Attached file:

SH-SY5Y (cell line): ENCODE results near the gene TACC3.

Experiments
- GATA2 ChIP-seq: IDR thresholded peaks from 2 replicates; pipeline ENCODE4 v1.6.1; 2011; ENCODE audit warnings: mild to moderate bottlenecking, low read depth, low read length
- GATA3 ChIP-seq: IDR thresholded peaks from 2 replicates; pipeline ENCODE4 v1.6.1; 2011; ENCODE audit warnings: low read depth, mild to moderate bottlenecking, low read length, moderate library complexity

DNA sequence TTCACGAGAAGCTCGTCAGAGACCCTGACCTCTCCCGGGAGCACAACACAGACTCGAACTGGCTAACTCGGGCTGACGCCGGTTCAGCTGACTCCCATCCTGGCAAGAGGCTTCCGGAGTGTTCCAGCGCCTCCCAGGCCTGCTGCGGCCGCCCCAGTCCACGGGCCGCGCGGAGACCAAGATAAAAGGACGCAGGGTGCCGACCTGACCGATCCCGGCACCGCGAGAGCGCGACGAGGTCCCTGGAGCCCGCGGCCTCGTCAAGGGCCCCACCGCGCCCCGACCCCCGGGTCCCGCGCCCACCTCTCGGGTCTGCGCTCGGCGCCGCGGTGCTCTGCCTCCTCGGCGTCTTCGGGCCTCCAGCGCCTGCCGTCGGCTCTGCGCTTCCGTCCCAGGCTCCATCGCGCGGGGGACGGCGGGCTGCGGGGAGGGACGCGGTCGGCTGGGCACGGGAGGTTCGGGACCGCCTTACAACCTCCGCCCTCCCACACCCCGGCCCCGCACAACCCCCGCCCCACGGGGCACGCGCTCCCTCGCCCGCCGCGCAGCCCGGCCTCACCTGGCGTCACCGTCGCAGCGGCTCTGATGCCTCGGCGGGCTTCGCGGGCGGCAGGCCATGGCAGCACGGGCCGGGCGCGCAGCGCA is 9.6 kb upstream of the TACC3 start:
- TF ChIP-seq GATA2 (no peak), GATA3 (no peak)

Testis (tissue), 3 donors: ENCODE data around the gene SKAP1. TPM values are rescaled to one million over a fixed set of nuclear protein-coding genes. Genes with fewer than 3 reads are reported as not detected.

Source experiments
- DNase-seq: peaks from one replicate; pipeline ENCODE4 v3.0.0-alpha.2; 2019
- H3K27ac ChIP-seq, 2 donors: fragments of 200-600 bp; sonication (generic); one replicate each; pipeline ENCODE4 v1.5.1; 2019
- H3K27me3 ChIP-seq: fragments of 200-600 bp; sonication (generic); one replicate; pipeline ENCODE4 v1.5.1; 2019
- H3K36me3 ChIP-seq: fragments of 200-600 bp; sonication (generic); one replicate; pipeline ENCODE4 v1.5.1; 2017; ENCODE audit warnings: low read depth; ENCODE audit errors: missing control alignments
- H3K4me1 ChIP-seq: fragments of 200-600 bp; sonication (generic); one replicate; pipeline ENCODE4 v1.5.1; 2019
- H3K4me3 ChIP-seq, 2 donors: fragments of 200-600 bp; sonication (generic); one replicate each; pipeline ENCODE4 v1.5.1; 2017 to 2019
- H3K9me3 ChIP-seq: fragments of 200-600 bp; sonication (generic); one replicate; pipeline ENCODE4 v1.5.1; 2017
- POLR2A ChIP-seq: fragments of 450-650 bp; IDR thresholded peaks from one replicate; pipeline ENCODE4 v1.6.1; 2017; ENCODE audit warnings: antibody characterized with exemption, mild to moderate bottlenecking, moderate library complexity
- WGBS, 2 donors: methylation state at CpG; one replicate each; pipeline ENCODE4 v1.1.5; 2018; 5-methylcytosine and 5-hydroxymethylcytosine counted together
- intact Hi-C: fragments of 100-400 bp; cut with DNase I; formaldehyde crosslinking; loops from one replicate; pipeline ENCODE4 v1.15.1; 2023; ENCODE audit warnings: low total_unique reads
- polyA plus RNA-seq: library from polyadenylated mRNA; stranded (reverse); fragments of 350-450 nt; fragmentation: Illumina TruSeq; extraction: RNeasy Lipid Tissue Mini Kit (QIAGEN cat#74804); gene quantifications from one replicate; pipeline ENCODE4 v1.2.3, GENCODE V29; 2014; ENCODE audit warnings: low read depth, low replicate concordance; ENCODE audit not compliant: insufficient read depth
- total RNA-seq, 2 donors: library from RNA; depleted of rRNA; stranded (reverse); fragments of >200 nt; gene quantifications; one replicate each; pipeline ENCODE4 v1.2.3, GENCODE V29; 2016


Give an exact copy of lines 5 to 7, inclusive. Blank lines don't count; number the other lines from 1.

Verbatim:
DNA sequence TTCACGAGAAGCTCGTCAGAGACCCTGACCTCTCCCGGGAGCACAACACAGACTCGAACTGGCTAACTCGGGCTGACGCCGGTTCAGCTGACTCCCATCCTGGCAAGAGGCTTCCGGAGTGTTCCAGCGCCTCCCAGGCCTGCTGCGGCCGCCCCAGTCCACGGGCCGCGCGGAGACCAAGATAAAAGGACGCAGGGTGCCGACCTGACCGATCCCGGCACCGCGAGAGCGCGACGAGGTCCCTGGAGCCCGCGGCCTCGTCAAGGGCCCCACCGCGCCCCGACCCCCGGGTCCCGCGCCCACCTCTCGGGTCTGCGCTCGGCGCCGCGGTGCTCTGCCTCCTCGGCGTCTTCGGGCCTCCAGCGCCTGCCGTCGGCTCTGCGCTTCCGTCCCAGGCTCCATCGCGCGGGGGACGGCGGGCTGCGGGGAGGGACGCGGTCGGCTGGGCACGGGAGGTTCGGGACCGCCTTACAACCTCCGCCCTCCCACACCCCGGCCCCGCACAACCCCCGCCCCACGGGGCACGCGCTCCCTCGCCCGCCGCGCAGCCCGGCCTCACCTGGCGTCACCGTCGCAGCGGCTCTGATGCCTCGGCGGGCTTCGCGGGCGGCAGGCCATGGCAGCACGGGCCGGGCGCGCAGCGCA is 9.6 kb upstream of the TACC3 start:
- TF ChIP-seq GATA2 (no peak), GATA3 (no peak)

Testis (tissue), 3 donors: ENCODE data around the gene SKAP1. TPM values are rescaled to one million over a fixed set of nuclear protein-coding genes. Genes with fewer than 3 reads are reported as not detected.